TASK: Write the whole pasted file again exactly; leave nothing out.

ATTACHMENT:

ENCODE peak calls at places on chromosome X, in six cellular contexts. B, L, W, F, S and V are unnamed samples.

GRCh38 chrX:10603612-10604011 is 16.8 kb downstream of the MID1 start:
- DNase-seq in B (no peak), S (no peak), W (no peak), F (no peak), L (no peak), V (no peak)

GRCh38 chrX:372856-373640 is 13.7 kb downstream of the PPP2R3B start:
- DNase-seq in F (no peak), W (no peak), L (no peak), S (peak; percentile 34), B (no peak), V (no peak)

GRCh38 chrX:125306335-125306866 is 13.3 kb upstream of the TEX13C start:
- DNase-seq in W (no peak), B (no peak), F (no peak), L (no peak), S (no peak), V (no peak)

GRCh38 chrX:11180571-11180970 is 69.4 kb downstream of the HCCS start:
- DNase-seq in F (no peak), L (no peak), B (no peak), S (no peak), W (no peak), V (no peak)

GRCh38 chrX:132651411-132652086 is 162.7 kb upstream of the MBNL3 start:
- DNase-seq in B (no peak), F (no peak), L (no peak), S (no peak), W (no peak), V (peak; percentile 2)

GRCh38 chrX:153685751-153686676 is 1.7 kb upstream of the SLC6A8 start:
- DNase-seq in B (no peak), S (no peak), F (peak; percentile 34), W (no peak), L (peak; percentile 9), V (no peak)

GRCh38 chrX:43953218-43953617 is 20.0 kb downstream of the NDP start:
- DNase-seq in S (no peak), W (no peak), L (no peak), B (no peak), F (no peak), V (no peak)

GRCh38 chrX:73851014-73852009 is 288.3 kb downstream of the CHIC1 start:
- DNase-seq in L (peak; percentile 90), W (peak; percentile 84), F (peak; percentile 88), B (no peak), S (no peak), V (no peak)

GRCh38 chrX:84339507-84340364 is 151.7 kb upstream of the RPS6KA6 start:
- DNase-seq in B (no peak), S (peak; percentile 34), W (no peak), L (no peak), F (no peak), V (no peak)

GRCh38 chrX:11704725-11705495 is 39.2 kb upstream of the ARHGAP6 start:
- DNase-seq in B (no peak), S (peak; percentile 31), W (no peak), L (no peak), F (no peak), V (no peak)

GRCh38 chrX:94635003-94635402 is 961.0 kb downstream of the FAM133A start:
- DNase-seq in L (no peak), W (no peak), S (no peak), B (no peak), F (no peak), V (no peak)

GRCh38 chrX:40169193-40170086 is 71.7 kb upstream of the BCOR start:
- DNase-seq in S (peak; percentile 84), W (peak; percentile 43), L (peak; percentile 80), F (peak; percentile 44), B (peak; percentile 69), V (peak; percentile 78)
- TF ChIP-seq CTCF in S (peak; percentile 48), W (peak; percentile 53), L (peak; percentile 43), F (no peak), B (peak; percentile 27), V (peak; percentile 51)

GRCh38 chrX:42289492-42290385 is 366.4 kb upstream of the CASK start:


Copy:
ENCODE peak calls at places on chromosome X, in six cellular contexts. B, L, W, F, S and V are unnamed samples.

GRCh38 chrX:10603612-10604011 is 16.8 kb downstream of the MID1 start:
- DNase-seq in B (no peak), S (no peak), W (no peak), F (no peak), L (no peak), V (no peak)

GRCh38 chrX:372856-373640 is 13.7 kb downstream of the PPP2R3B start:
- DNase-seq in F (no peak), W (no peak), L (no peak), S (peak; percentile 34), B (no peak), V (no peak)

GRCh38 chrX:125306335-125306866 is 13.3 kb upstream of the TEX13C start:
- DNase-seq in W (no peak), B (no peak), F (no peak), L (no peak), S (no peak), V (no peak)

GRCh38 chrX:11180571-11180970 is 69.4 kb downstream of the HCCS start:
- DNase-seq in F (no peak), L (no peak), B (no peak), S (no peak), W (no peak), V (no peak)

GRCh38 chrX:132651411-132652086 is 162.7 kb upstream of the MBNL3 start:
- DNase-seq in B (no peak), F (no peak), L (no peak), S (no peak), W (no peak), V (peak; percentile 2)

GRCh38 chrX:153685751-153686676 is 1.7 kb upstream of the SLC6A8 start:
- DNase-seq in B (no peak), S (no peak), F (peak; percentile 34), W (no peak), L (peak; percentile 9), V (no peak)

GRCh38 chrX:43953218-43953617 is 20.0 kb downstream of the NDP start:
- DNase-seq in S (no peak), W (no peak), L (no peak), B (no peak), F (no peak), V (no peak)

GRCh38 chrX:73851014-73852009 is 288.3 kb downstream of the CHIC1 start:
- DNase-seq in L (peak; percentile 90), W (peak; percentile 84), F (peak; percentile 88), B (no peak), S (no peak), V (no peak)

GRCh38 chrX:84339507-84340364 is 151.7 kb upstream of the RPS6KA6 start:
- DNase-seq in B (no peak), S (peak; percentile 34), W (no peak), L (no peak), F (no peak), V (no peak)

GRCh38 chrX:11704725-11705495 is 39.2 kb upstream of the ARHGAP6 start:
- DNase-seq in B (no peak), S (peak; percentile 31), W (no peak), L (no peak), F (no peak), V (no peak)

GRCh38 chrX:94635003-94635402 is 961.0 kb downstream of the FAM133A start:
- DNase-seq in L (no peak), W (no peak), S (no peak), B (no peak), F (no peak), V (no peak)

GRCh38 chrX:40169193-40170086 is 71.7 kb upstream of the BCOR start:
- DNase-seq in S (peak; percentile 84), W (peak; percentile 43), L (peak; percentile 80), F (peak; percentile 44), B (peak; percentile 69), V (peak; percentile 78)
- TF ChIP-seq CTCF in S (peak; percentile 48), W (peak; percentile 53), L (peak; percentile 43), F (no peak), B (peak; percentile 27), V (peak; percentile 51)

GRCh38 chrX:42289492-42290385 is 366.4 kb upstream of the CASK start: